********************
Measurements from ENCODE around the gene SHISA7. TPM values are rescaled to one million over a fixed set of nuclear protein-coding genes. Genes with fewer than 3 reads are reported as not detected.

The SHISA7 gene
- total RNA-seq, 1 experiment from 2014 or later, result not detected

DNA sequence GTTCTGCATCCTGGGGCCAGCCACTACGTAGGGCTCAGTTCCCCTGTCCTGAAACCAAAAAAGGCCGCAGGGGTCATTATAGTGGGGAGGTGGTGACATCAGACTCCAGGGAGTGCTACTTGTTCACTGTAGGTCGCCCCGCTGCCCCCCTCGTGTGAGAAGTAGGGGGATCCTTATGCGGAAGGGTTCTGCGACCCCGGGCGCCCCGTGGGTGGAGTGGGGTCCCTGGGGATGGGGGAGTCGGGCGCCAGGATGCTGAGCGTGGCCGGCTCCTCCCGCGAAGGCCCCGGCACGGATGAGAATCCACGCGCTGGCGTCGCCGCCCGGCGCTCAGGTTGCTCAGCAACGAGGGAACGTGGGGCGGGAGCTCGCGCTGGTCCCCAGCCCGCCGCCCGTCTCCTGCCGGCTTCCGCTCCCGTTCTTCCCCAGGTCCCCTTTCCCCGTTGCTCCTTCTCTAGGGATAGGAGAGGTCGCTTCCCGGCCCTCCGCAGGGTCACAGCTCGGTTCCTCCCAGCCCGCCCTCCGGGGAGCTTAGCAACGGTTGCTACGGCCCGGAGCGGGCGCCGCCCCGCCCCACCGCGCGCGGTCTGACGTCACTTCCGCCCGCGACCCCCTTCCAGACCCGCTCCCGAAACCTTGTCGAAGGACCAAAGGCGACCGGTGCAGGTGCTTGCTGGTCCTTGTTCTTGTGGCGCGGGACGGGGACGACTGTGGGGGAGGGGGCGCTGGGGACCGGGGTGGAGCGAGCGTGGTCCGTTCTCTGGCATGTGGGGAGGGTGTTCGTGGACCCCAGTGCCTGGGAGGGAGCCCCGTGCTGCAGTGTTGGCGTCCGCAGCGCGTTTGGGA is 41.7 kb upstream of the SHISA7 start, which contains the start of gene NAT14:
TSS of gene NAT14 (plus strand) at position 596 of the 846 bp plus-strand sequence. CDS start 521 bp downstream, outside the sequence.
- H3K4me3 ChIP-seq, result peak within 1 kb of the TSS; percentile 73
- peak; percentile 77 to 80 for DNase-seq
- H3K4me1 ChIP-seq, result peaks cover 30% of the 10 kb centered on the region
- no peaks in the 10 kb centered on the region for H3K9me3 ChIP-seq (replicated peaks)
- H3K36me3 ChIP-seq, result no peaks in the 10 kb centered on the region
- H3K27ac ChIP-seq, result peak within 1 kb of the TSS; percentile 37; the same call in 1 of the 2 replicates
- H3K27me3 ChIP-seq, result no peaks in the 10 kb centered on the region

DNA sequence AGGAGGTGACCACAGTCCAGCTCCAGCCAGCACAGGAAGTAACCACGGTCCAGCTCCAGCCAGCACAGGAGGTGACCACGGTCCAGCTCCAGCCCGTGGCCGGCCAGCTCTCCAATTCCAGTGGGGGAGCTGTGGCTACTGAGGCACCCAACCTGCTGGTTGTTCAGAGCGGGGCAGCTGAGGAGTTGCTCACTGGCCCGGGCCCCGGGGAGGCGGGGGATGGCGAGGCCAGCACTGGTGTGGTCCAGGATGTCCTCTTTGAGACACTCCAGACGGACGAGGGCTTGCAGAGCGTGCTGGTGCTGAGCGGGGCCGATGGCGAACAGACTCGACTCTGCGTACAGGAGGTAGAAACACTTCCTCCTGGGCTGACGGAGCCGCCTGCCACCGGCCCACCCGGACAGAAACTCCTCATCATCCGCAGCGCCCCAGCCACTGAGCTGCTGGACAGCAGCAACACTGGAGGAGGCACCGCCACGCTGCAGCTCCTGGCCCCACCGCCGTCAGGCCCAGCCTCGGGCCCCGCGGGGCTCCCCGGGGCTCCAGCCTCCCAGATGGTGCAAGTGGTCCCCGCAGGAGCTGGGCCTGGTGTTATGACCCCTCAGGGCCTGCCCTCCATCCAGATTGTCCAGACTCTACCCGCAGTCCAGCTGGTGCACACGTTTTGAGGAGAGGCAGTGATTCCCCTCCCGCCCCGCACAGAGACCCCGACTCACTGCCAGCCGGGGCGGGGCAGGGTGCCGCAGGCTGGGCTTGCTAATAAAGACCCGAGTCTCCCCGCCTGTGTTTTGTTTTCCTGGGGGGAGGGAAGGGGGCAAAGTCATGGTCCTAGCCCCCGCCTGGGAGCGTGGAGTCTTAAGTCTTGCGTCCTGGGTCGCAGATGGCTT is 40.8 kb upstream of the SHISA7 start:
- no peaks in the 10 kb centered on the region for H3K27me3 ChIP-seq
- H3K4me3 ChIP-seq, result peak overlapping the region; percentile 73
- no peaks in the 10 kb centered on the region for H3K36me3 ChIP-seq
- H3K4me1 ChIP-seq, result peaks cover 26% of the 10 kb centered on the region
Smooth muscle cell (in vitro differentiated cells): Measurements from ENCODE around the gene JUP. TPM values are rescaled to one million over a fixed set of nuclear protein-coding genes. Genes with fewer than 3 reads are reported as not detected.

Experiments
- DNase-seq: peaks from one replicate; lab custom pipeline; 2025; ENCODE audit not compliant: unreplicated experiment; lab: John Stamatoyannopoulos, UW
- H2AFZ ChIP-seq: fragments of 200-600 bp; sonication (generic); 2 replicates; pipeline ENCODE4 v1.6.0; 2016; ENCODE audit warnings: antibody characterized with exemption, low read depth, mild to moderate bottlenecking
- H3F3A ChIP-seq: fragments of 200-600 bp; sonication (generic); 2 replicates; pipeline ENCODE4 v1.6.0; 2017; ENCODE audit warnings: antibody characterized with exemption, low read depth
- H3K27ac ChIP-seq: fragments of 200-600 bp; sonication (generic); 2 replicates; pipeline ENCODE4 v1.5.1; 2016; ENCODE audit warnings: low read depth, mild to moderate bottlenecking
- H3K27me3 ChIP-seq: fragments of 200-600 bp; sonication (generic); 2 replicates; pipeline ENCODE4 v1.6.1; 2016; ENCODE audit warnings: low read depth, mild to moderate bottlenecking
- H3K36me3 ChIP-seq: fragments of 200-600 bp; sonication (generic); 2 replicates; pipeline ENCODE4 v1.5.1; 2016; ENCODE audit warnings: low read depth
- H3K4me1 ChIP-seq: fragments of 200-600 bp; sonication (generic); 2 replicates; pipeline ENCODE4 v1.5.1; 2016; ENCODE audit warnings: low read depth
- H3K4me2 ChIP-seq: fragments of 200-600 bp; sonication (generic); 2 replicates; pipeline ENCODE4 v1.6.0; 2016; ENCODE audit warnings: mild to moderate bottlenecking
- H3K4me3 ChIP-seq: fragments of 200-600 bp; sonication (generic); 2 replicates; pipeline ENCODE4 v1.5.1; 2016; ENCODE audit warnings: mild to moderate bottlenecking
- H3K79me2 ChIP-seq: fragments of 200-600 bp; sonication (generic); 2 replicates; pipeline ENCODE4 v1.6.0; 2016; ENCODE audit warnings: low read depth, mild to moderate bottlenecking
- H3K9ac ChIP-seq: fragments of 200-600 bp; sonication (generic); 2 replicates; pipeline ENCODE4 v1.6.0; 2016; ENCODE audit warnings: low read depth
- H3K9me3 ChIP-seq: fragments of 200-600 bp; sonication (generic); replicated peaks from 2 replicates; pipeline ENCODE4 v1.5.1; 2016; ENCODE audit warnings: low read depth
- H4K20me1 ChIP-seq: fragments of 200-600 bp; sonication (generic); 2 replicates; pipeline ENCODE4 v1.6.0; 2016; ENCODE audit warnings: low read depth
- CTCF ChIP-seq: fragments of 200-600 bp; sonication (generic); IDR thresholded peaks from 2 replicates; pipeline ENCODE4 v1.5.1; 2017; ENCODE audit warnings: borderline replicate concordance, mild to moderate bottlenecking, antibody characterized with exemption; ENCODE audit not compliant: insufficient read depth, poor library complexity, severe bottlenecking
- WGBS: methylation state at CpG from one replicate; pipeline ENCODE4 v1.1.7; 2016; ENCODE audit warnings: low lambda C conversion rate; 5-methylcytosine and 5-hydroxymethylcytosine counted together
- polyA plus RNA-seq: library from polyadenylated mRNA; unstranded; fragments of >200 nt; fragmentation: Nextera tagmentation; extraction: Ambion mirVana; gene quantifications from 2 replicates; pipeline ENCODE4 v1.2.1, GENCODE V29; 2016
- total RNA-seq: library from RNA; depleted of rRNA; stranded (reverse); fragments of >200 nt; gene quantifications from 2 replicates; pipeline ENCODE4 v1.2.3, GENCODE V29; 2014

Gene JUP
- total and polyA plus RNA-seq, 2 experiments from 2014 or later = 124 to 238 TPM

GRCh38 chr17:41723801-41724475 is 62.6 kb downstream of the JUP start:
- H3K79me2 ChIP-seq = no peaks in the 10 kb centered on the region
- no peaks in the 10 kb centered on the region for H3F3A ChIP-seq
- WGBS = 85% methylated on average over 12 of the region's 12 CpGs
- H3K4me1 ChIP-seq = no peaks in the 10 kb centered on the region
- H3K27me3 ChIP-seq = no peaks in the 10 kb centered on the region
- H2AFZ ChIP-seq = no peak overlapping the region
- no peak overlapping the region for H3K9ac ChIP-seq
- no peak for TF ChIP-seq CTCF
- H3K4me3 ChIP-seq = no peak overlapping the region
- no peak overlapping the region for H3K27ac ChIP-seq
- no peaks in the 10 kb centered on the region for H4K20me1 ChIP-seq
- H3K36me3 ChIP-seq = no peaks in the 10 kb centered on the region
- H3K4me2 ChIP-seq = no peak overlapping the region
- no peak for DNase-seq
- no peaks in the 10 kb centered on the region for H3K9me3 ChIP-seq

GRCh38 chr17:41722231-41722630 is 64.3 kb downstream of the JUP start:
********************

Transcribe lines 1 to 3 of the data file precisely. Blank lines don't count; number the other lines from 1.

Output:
Measurements from ENCODE around the gene SHISA7. TPM values are rescaled to one million over a fixed set of nuclear protein-coding genes. Genes with fewer than 3 reads are reported as not detected.

The SHISA7 gene
- total RNA-seq, 1 experiment from 2014 or later, result not detected